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Article
Publication date: 12 March 2018

Kurt Squire

This paper aims to describe innovations at the Games + Learning + Society Center to explore the future of education.

Abstract

Purpose

This paper aims to describe innovations at the Games + Learning + Society Center to explore the future of education.

Design/methodology/approach

This paper is an overview of several published studies and design interventions.

Findings

Commercial partnerships, particularly generating copyrightable materials can maximize impact and diversify research funding, but they also run counter to the culture and purpose of many research universities.

Research limitations/implications

Researchers interested in forging new partnerships to maximize impact might explore relationships with commercial entities but be aware that they are running counter to the grain of most institutions and goals. Other universities of different sizes, ages and orientations may have different results.

Practical implications

Building private partnerships requires different staffing and skill sets than traditional research. Guidance for staffing key roles and projects are provided.

Originality/value

This paper is a reflection on unique research initiative that generated revenue and helped shape a subfield of education.

Details

On the Horizon, vol. 26 no. 1
Type: Research Article
ISSN: 1074-8121

Keywords

Article
Publication date: 11 September 2017

Kurt Squire

This paper (published in two consecutive issues of On the Horizon) aims to contextualize research on games for learning by describing the current drivers of innovation in learning…

Abstract

Purpose

This paper (published in two consecutive issues of On the Horizon) aims to contextualize research on games for learning by describing the current drivers of innovation in learning technologies situated within broader trends in open educational publishing.

Design/methodology/approach

The paper begins with an overview of changes, driven largely by technology in educational technology and publishing. Using massively open online courseware as an example, it describes how these factors are aligning to challenge the status quo. Next, it provides a brief discussion of changes in higher education more generally, including changes in education as a marketplace, reductions to state funding for education and changes in the research enterprise, particularly the rapid growth of the scientific enterprise and leveling off of federal support.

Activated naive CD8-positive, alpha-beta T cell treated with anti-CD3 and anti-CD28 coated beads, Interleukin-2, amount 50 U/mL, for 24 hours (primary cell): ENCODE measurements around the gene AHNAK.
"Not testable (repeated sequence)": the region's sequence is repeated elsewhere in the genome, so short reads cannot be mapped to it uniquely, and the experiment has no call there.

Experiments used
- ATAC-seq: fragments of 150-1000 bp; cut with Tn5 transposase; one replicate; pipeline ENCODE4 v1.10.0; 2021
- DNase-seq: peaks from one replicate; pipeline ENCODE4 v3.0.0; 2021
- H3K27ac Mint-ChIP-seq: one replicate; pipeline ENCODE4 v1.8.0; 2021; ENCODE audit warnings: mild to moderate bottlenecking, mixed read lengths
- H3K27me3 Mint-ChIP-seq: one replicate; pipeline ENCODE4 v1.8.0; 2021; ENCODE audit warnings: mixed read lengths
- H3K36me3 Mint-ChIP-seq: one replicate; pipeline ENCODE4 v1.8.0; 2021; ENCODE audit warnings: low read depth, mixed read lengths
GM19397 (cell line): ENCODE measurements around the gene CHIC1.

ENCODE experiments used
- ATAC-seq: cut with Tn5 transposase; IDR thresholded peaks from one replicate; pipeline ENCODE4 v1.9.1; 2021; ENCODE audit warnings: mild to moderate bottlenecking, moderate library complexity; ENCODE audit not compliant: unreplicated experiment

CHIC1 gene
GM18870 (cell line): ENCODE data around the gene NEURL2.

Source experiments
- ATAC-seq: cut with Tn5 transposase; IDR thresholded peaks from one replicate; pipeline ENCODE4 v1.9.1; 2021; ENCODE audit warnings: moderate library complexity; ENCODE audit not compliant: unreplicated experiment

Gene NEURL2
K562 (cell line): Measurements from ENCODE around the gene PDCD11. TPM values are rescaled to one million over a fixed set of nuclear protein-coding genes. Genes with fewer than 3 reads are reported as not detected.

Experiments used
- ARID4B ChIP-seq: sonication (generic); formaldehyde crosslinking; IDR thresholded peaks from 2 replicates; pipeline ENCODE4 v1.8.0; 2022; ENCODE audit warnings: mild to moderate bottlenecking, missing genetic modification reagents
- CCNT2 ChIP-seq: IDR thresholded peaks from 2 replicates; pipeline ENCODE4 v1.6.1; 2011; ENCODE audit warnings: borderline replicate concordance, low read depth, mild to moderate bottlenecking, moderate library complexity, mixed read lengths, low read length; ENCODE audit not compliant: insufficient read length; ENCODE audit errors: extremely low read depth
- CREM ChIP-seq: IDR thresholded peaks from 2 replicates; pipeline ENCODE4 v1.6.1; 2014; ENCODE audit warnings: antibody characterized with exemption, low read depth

Findings

The paper pivots to describe the most recent chapter of over 15 years of work within the Games + Learning + Society (GLS) Center, which has sought to create innovative models of learning, innovative models for funding and conducting research in light of these challenges, and innovative ways of engaging the public.

Practical implications

The assumption driving GLS (and this paper) is that rather than wait for these changes to happen to us, educational technologists can help drive the future by creating it. A good way to get the kinds of learning systems we want is to go about creating them and seeing what works. During this time, GLS developed and released over a dozen game-based learning titles, raised US$10,000,000s in grants and contracts, graduated over 30 doctoral students and post docs, spun out multiple companies, created materials in use by 10,000s (or more) students across the world, and helped build a nascent field of games and learning.

Originality/value

The paper pivots to describe the most recent chapter of over 15 years of work within the GLS Center, which has sought to create innovative models of learning, innovative models for funding and conducting research in light of these challenges and innovative ways of engaging the public.

Details

On the Horizon, vol. 25 no. 4
Type: Research Article
ISSN: 1074-8121

Keywords

Article
Publication date: 30 January 2009

Constance Steinkuehler and Kurt Squire

This brief introductory paper aims to outline seven key principles for educators thinking about life in a continuously partial virtual world.

1972

Abstract

Purpose

This brief introductory paper aims to outline seven key principles for educators thinking about life in a continuously partial virtual world.

Design/methodology/approach

The seven educational design principles are based on observations of both successes and failures the authors have encountered in their work as the “Games, Learning and Society” (GLS) Initiative.

Findings